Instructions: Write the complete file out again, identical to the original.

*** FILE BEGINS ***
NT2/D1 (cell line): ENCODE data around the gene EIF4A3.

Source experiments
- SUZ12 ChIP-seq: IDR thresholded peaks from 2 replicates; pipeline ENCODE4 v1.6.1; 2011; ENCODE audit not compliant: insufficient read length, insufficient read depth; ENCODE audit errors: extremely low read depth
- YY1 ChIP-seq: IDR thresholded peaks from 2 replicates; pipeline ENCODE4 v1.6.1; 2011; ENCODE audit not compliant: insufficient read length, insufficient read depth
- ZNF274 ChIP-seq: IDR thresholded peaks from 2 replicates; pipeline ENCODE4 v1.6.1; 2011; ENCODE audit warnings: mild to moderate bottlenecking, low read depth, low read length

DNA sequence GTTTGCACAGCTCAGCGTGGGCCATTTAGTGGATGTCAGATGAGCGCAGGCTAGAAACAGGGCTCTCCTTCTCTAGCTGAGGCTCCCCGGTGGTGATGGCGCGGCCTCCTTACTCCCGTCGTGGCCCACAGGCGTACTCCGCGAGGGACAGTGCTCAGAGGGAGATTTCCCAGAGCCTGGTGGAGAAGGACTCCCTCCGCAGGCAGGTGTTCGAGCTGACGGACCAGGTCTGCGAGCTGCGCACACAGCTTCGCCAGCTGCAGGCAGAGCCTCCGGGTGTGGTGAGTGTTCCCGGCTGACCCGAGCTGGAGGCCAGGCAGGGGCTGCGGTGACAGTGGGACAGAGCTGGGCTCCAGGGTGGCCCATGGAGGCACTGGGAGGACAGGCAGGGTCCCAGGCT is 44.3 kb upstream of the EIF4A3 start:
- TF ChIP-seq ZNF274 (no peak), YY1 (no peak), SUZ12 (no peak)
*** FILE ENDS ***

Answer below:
NT2/D1 (cell line): ENCODE data around the gene EIF4A3.

Source experiments
- SUZ12 ChIP-seq: IDR thresholded peaks from 2 replicates; pipeline ENCODE4 v1.6.1; 2011; ENCODE audit not compliant: insufficient read length, insufficient read depth; ENCODE audit errors: extremely low read depth
- YY1 ChIP-seq: IDR thresholded peaks from 2 replicates; pipeline ENCODE4 v1.6.1; 2011; ENCODE audit not compliant: insufficient read length, insufficient read depth
- ZNF274 ChIP-seq: IDR thresholded peaks from 2 replicates; pipeline ENCODE4 v1.6.1; 2011; ENCODE audit warnings: mild to moderate bottlenecking, low read depth, low read length

DNA sequence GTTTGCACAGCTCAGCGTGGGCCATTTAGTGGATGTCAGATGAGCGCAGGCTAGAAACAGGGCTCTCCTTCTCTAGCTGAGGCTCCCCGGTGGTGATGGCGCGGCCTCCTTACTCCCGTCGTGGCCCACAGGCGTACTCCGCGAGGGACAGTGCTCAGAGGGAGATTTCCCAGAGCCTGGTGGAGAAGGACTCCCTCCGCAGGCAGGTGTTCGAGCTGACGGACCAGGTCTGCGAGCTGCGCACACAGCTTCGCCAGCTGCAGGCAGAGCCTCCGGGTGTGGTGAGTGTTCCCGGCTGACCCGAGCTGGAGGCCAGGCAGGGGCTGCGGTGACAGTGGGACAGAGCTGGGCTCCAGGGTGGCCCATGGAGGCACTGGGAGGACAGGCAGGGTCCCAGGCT is 44.3 kb upstream of the EIF4A3 start:
- TF ChIP-seq ZNF274 (no peak), YY1 (no peak), SUZ12 (no peak)